Muhammed Ali changed not only the sporting world as a boxer but the country with his continued activism for African-American civil rights. The Muhammed Ali Center explores Ali’s life; his start in boxing, his Olympic career, his philanthropy, and how he always tried to give back to his community. The Center features interactive exhibits, educational programming, and special events to inspire young visitors. The Center also focuses on Ali’s six core principles to succeeding: confidence, conviction, dedication, giving, respect, and spirituality. The Center encourages all visitors to take the principles with them in their own lives. All visitors under the age of 5 enter free, and all visitors over 6 with a student ID also receive a discount.
Reginald F. Lewis Museum, Maryland
Reginald F. Lewis was a prominent businessman and figure of black excellence in the state of Maryland. His successes inspired thousands of young African American people, and his philanthropy helped them to achieve those goals. His dream of supporting a museum of African American history and culture was realized in this museum. The Reginald F. Lewis Museum is not only the largest African American museum in the state of Maryland but one of the largest in the country. The museum houses over 10,000 objects of historical importance in its 82,000-square-foot facility. Committed to bringing education to kids and adults alike, the Lewis has numerous permanent exhibits to explore, as well as rotating educational programming and special exhibitions.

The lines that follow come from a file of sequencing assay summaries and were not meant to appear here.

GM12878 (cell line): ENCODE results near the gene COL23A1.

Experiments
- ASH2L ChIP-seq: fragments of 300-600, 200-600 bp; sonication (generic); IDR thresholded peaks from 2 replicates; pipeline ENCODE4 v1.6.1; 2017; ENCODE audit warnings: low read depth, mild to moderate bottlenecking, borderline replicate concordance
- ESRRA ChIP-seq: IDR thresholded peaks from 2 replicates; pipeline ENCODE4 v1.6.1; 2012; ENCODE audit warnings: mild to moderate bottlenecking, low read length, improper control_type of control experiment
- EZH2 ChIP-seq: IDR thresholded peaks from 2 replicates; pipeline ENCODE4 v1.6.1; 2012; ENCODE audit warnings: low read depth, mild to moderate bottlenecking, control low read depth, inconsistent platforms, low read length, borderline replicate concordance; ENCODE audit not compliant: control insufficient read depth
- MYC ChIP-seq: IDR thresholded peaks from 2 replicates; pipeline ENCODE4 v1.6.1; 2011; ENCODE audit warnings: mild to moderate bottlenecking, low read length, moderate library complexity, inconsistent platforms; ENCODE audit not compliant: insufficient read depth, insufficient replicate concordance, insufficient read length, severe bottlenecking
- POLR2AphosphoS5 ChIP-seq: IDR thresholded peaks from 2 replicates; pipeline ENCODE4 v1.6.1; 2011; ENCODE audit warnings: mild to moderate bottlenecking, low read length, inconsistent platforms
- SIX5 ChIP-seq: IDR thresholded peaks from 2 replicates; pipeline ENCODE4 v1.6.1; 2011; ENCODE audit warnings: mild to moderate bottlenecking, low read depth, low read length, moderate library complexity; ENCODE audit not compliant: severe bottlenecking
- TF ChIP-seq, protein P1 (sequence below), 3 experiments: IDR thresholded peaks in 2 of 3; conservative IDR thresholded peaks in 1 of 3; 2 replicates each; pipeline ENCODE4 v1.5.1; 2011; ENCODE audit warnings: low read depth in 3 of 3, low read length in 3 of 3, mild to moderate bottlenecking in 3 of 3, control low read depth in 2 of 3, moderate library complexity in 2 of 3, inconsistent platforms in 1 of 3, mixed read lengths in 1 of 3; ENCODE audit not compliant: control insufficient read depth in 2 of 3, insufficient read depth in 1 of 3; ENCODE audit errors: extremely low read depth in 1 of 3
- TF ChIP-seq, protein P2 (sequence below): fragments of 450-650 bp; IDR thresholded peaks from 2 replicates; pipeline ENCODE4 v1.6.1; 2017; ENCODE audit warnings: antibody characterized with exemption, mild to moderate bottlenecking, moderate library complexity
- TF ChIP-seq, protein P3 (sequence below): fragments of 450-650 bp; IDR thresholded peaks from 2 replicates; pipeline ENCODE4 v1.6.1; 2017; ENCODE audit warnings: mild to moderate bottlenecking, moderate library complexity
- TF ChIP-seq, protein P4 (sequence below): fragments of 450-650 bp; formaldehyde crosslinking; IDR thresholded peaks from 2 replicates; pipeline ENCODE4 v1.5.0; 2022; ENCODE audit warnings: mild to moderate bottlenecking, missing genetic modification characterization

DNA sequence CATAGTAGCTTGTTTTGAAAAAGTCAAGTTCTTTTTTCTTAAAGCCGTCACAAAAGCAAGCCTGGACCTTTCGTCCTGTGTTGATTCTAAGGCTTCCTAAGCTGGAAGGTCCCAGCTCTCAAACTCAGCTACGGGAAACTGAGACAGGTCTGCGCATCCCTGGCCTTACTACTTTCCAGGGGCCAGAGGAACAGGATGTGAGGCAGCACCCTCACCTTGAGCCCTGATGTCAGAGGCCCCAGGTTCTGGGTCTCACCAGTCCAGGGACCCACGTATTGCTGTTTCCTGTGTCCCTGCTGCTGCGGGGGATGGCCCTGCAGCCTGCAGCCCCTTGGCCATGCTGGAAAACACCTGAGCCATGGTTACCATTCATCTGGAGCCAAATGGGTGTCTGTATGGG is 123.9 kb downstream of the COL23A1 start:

The Studio Museum, Harlem, New York
Do you have a little artist in your house? They’ll be sure to love this museum next on our list! Learn about and explore hundreds of amazing Black artists at the Studio Museum in Harlem New York. With rotating artists, exhibits, and collections, this museum is perfect for visiting again and again. Families are encouraged to discuss, view and create art in the Studio. ‘Family Day’ is a monthly event that engages kids in hands-on learning and art creation. DIYs and coloring pages can also be found on the museum’s website.
National Museum of African American Music, Nashville, Tennessee